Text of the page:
At Anairë's soft footfalls, she turns her head, though not quite far enough for their eyes to meet. Anairë stands for a moment at the water's edge, then gathers the hems of her dressing gown into her hand and steps into the sea, coming to a stop when she is close enough to lay a hand, lightly, on Eärwen's shoulder. Not a second later, a white-cap splashes around her waist, and Anairë gasps at the sudden chill. Eärwen smiles. Anairë does not have to see it; she feels the subtle, silent laugh under her hand, and lets the fabric of her wet gown fall from her hand to mingle with Eärwen's in the water.

The quiet between them stretches out, unchallenged, until Eärwen suddenly dives forward under an approaching wave. She emerges facing Anairë, with wet hair trailing down her back and droplets of sea-water clinging to her eyelashes. Anairë cannot help but touch her – her lashes, her lips, her cheek, her collarbone. In this light – in all lights – she is beautiful.

Anairë's natural, stubborn loquaciousness pushes her to speak until she cannot resist any longer; against the maelstrom of words that threaten to spill in all directions she manages, not without effort, to limit herself to, "Will you go?"

Eärwen heaves a deep sigh. "He's my son," she says, but the simplicity of her response is betrayed, thereafter, by the rising tide in her eyes – hope and memory, longing and loss, love and fear and faith and pride. All of it fresh again, like sharp glass underfoot rather than sea-smoothed sand.

Anairë folds Eärwen into her arms, allowing barely a moment's thought to the water seeping through the silk of her light gown. Again they lapse into wordlessness as the last stars disappear and the sun burns away what remains of the mist that had curled around the shore in the night. Anairë focuses on Eärwen's heartbeat, and her own, slowing her breath to match the rhythm of the sea. In their shared hopes and dreams, they had chosen to dwell on the joy, and not on the potential sting of salt in old wounds – or new.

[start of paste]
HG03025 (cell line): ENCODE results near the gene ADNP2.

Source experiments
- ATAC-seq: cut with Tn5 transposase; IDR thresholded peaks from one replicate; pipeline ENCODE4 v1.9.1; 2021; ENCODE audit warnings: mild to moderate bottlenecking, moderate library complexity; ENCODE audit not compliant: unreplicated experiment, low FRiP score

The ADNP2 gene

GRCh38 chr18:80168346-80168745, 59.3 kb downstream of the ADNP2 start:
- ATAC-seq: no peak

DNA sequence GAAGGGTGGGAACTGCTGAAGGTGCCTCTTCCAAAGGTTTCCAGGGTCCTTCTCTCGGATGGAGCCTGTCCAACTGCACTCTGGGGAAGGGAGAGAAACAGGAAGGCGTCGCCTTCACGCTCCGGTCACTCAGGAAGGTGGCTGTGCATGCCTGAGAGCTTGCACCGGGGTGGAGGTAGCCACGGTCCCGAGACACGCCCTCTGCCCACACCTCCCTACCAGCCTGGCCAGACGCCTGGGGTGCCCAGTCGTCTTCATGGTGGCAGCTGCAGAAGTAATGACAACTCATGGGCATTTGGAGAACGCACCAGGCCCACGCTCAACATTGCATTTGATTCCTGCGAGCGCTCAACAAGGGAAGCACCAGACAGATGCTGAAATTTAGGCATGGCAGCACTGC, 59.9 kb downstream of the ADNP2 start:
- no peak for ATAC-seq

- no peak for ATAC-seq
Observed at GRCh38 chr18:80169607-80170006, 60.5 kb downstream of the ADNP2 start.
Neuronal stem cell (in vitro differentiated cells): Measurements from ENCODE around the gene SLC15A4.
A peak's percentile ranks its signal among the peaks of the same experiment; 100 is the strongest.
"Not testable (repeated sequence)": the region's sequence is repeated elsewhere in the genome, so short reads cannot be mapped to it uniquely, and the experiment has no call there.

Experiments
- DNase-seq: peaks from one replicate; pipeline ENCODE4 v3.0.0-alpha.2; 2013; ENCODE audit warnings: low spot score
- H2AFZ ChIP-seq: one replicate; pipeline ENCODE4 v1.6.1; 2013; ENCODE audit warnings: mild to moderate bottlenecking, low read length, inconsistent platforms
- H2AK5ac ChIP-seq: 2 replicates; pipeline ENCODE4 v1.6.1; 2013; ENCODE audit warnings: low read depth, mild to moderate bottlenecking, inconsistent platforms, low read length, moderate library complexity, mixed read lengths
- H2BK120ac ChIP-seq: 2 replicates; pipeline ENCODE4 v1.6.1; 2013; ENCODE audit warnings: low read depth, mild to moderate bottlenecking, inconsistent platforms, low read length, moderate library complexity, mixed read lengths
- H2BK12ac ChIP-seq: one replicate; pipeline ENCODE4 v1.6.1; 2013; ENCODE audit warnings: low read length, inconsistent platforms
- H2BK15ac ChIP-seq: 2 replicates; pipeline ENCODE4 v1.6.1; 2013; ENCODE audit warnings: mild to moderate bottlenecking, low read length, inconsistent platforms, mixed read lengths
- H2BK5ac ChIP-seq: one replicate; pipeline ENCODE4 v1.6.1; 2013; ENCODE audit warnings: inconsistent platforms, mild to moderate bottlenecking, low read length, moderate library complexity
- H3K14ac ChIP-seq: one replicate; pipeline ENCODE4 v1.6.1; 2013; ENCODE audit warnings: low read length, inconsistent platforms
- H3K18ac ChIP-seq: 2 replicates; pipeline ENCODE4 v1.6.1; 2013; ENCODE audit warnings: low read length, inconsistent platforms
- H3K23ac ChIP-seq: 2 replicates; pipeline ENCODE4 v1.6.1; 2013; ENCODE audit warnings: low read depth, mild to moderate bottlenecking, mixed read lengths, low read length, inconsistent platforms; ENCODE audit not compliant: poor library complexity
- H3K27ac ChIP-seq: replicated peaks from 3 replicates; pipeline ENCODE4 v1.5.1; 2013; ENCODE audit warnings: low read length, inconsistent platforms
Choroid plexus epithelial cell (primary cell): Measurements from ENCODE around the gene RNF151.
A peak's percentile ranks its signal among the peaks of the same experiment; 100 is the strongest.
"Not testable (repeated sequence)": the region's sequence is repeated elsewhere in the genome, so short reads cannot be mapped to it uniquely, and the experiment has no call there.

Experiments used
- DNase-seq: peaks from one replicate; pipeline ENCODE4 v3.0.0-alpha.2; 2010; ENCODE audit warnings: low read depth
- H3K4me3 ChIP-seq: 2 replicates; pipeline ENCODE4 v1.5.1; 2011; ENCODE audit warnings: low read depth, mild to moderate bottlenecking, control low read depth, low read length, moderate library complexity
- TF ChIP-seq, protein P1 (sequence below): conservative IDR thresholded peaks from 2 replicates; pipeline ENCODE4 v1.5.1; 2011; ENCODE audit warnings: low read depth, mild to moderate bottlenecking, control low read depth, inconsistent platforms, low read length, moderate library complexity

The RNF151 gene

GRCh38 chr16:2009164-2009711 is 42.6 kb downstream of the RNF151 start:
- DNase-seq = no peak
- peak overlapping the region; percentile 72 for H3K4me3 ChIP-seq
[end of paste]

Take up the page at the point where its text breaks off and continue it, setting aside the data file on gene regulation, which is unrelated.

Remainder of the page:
"I will not," says Anairë, softly. For a moment she thinks Eärwen has not heard, but then she steps back to look Anairë in the eye. When Eärwen seems about to speak – perhaps to protest or perhaps to agree – Anairë continues. "If you desire it, we shall travel together, but I would prefer to stay with my own family. It would please them – and more important than that, it would, perhaps, be easier on you... and your son, and his father."

Eärwen contemplates a moment, her gaze drifting to an unknown point over Anairë's shoulder. "Yes," she says, with a decisive nod. "All right."

"I think--" starts Anairë again, but Eärwen cuts her off with a finger across her lips.

"I think the itinerary and particulars can wait," she says, and moves her hand to tuck strands of Anairë's hair – slipped loose from her braids during the night – behind her ear. "You can set yourself to planning to your heart's content," she says, her eyes growing warm with familiarity. "But... not just yet, please." She stands on her toes to reach Anairë, to pull her into a light, slow kiss, as much for comfort as for love. Afterwards, Eärwen shifts to lay her head on Anairë's shoulder, and Anairë is content to hold her and brace herself against the waves, rising with the wind.

"Will you come inside?" she asks, after a time.

"In a moment," Eärwen says, and takes a step away, reaching out for Anairë's hand before turning her face to the sun.